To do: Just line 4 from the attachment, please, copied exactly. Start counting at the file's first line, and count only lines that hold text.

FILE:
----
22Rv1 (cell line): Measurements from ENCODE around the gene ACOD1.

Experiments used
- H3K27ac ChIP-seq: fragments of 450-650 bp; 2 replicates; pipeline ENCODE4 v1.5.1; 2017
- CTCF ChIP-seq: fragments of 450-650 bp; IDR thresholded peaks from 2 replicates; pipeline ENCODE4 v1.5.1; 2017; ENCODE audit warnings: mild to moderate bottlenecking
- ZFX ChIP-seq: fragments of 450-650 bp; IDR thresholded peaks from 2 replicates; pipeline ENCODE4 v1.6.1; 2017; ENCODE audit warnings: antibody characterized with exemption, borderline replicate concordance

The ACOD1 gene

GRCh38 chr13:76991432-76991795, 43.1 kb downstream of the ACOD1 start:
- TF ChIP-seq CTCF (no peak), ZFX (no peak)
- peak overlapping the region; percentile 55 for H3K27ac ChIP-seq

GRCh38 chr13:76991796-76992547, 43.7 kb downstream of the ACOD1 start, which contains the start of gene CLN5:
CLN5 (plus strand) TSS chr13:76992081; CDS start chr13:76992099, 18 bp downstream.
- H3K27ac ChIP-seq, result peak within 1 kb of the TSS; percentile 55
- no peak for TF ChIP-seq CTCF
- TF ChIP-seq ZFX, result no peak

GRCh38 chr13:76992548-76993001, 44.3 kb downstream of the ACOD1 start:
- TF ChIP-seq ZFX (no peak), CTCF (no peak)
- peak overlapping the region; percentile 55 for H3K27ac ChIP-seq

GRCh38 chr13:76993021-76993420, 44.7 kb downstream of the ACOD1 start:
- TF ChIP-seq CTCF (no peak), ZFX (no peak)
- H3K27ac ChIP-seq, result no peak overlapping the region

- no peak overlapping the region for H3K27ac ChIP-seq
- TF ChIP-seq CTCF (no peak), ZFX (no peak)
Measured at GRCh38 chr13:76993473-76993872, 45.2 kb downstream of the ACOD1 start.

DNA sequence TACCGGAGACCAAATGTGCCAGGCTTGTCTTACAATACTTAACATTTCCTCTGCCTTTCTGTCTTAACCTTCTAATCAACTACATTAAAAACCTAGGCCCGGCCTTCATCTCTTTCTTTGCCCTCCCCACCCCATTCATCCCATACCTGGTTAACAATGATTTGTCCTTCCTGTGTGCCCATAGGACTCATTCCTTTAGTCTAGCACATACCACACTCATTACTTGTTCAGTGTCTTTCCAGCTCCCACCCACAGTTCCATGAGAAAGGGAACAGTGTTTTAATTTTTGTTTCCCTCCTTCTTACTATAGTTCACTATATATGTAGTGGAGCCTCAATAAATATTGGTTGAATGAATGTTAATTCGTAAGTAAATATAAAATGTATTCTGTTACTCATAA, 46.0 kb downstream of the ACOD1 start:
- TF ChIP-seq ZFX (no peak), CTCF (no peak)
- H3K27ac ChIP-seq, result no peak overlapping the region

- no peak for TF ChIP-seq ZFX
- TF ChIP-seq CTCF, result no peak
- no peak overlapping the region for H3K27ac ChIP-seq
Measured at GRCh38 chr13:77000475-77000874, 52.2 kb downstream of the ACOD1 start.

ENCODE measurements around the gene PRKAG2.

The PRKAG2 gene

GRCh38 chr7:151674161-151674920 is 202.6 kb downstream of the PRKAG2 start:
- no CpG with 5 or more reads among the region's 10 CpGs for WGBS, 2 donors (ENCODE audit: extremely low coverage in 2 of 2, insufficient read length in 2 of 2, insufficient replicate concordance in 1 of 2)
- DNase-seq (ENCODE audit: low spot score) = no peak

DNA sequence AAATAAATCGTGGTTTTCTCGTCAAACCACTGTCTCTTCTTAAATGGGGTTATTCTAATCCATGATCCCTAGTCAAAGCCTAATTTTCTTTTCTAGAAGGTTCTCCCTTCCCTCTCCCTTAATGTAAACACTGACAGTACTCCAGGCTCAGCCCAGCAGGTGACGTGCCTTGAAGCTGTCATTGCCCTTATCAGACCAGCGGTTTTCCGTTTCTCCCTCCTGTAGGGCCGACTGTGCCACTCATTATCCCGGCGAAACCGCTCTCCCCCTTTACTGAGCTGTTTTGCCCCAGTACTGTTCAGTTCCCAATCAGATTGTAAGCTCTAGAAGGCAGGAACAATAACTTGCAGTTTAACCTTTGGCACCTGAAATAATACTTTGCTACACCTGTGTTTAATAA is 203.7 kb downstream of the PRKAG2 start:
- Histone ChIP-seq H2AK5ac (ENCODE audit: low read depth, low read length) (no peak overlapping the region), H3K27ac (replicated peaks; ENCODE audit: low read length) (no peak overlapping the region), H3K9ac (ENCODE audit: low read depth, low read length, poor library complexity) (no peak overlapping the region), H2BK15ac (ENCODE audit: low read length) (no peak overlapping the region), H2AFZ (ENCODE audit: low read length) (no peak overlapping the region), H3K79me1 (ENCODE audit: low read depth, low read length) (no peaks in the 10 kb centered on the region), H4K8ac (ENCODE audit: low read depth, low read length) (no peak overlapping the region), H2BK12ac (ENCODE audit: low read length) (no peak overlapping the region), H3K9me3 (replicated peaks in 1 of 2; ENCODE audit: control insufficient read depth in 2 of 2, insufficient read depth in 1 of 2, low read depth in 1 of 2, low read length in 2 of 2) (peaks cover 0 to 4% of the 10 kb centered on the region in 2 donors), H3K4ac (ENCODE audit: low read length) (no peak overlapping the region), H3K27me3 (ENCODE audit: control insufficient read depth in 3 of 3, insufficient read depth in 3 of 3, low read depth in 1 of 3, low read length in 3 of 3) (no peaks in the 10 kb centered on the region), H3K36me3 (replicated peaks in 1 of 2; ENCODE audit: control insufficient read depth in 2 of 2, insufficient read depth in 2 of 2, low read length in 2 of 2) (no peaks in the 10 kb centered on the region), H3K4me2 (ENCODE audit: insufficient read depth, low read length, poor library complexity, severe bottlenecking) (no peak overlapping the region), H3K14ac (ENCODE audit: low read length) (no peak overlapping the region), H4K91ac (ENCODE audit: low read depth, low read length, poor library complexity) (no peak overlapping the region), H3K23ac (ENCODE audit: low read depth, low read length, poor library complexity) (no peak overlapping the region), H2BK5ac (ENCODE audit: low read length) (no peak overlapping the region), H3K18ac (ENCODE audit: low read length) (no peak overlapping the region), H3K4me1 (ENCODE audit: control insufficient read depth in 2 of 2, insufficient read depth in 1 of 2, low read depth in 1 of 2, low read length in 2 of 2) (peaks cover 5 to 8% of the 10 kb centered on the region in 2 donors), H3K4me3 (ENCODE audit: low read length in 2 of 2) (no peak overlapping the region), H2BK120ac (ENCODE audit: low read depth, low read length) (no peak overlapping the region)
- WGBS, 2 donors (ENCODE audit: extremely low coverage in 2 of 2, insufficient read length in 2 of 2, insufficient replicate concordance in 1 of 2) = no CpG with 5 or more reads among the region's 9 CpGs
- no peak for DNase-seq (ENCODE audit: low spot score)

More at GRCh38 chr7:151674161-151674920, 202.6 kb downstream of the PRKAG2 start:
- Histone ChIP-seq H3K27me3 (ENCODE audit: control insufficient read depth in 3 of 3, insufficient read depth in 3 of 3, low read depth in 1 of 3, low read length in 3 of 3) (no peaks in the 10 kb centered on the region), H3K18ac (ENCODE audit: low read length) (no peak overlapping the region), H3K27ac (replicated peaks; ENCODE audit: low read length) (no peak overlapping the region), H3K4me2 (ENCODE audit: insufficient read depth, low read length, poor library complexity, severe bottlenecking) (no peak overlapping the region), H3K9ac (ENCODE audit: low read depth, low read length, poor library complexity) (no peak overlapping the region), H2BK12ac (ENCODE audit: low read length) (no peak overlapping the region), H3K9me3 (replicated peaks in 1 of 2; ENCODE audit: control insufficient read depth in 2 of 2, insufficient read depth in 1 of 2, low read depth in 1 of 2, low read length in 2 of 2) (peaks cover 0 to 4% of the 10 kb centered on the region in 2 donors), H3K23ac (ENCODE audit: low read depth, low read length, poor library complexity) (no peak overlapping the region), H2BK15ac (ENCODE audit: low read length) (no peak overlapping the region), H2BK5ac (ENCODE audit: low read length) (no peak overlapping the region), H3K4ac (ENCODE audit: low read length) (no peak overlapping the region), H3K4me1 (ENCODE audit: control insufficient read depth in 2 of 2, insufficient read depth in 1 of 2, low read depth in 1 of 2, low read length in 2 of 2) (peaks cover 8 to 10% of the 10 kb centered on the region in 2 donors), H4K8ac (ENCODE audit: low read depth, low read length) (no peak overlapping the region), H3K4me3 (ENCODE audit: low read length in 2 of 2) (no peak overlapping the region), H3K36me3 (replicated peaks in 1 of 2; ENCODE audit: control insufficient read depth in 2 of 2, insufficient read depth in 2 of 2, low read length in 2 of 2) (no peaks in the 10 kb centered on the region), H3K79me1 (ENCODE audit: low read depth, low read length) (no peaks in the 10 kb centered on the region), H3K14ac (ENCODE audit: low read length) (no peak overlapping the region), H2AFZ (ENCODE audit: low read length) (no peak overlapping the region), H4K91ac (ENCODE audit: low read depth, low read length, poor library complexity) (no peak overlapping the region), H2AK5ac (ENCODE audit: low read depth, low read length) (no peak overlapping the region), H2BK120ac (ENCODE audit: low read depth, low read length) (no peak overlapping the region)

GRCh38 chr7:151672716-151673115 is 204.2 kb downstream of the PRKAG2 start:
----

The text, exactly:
- CTCF ChIP-seq: fragments of 450-650 bp; IDR thresholded peaks from 2 replicates; pipeline ENCODE4 v1.5.1; 2017; ENCODE audit warnings: mild to moderate bottlenecking